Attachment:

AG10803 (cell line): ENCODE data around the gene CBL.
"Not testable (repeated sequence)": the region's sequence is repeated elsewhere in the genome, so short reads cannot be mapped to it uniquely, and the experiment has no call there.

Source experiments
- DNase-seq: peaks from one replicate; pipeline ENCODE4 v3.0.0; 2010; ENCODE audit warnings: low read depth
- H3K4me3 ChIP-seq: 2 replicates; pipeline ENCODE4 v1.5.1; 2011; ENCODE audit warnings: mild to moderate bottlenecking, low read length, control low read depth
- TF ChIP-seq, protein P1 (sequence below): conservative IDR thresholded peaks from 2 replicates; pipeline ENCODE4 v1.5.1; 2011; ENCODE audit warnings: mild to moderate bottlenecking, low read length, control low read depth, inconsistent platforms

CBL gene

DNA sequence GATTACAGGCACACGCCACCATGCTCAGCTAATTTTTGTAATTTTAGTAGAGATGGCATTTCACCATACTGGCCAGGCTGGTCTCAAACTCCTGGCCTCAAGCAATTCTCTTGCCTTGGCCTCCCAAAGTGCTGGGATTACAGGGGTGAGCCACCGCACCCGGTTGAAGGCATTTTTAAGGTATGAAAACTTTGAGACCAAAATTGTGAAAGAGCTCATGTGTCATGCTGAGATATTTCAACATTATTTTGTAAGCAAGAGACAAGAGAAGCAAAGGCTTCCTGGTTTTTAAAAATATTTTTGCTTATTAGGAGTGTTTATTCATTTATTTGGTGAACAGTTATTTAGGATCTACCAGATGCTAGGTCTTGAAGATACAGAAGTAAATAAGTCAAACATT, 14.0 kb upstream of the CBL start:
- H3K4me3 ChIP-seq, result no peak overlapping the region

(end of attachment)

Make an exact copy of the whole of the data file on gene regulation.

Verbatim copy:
AG10803 (cell line): ENCODE data around the gene CBL.
"Not testable (repeated sequence)": the region's sequence is repeated elsewhere in the genome, so short reads cannot be mapped to it uniquely, and the experiment has no call there.

Source experiments
- DNase-seq: peaks from one replicate; pipeline ENCODE4 v3.0.0; 2010; ENCODE audit warnings: low read depth
- H3K4me3 ChIP-seq: 2 replicates; pipeline ENCODE4 v1.5.1; 2011; ENCODE audit warnings: mild to moderate bottlenecking, low read length, control low read depth
- TF ChIP-seq, protein P1 (sequence below): conservative IDR thresholded peaks from 2 replicates; pipeline ENCODE4 v1.5.1; 2011; ENCODE audit warnings: mild to moderate bottlenecking, low read length, control low read depth, inconsistent platforms

CBL gene

DNA sequence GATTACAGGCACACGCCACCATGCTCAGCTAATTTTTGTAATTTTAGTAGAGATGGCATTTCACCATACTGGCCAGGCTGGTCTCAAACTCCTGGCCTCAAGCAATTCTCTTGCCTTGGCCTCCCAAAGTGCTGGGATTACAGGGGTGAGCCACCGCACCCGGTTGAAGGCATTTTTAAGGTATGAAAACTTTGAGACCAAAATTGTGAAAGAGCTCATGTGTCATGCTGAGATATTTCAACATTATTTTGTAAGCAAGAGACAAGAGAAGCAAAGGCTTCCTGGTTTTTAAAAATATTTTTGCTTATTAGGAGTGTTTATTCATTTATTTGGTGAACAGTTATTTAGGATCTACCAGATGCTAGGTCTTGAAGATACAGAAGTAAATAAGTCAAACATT, 14.0 kb upstream of the CBL start:
- H3K4me3 ChIP-seq, result no peak overlapping the region